After 22 movies spread across 50 years, it seems almost counterintuitive that the 007 franchise could offer little more beyond its time-tested “kiss kiss, bang bang” formula; however, with Skyfall we’re given what is arguably the best Bond movie to date, as well as the most significant one since On Her Majesty’s Secret Service.
It also presents us with a Daniel Craig who has at last grown comfortable in the role, finding that sweet spot between the classic feel of Casino Royale and the unrelenting sturm und drang of Quantum Solace. He projects the first-ever true-to-life 007: world-weary, mentally and physically scarred, and deeply flawed, but all the more heroic despite (or, perhaps, because of) his shortcomings.
Skyfall also benefits from being a more tightly focused and personal story than its predecessors, and not just for our favorite super spy. The movie opens with a sequence set in Istanbul that has Bond attempting to recover a list of the identities of all of MI6’s undercover agents, climaxing with his apparent death before sequeing into one of the series’ trademark trippy credit sequences.
Bond is, of course, alive, and the list is a macguffin, a means to an end for a shadowy terrorist named Silva (a thoroughly chilling Javier Bardem) to wage a personal vendetta against MI6 in general and M (Judi Dench) in particular, going so far as to stage a series of attacks that strike at the heart of the organization and leave numerous agents dead. Bond comes in from the cold, determined to protect M and bring in Silva, while a disgraced M tries to avoid being pushed into early retirement by government bureaucrat Gareth Mallory (Ralph Fiennes).
The emotional stakes are much higher this time around, and the personal nature of the story puts all the principal players under the microscope: a middle-aged Bond is feeling his years and finds himself confronting the childhood tragedy that shaped his life; M struggles to control the fall-out of a tough, questionably decision made earlier in her career. Both Craig and Dench rise to the material, as does Bardem as the oily, sadistic, slightly tragic, and very much in control Silva. Rather than your standard megalomaniacal villain on a world domination kick, he is instead MI6’s worst nightmare: one of their own, turned against them; Bardem’s performance comes close to going over the top (this is a Bond villain, after all) but he never falters, giving us something akin to his Anton Chigurgh from No Country for Old Men seasoned with a little Hannibal Lecter and the Joker.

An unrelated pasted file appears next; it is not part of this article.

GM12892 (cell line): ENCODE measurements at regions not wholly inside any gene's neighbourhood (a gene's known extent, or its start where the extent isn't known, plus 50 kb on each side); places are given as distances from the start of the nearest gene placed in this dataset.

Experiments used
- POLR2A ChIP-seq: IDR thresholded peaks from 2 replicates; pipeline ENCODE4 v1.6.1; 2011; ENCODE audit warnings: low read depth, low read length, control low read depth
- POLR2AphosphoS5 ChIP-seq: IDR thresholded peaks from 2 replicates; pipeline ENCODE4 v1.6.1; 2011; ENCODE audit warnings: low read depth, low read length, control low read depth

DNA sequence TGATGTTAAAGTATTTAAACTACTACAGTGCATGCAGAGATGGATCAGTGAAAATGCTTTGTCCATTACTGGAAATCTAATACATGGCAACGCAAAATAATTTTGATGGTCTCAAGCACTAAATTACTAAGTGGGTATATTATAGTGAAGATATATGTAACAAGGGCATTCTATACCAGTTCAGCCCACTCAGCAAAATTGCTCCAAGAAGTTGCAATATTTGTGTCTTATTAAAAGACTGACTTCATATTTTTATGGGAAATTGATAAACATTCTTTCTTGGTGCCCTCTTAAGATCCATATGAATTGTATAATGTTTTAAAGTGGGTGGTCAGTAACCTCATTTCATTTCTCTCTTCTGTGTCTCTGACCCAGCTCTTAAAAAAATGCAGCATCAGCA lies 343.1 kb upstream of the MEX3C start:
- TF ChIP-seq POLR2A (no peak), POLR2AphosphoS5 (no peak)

Best known for weightier fare such as American Beauty and Revolutionary Road, Academy Award-winning director Sam Mendes (who directed Craig in Road to Perdition way back 2002) proves just as adept at pulp genre filmmaking. He and cinematographer Roger Deakins (Mendes’ Jarhead and every Coen Bros. movie since Barton Fink) expertly stage Skyfall‘s action sequences with flair, especially Bond’s battle with an assassin in a Shanghai skyscraper (filmed in one impressive shot) and the moody final confrontation on the Scottish moors. Deakins especially gives the series a visual richness it’s never had before.
By the time the gun barrel outro ushers in the closing credits Bond has been re-invigorated for another 50 years of service to queen and country.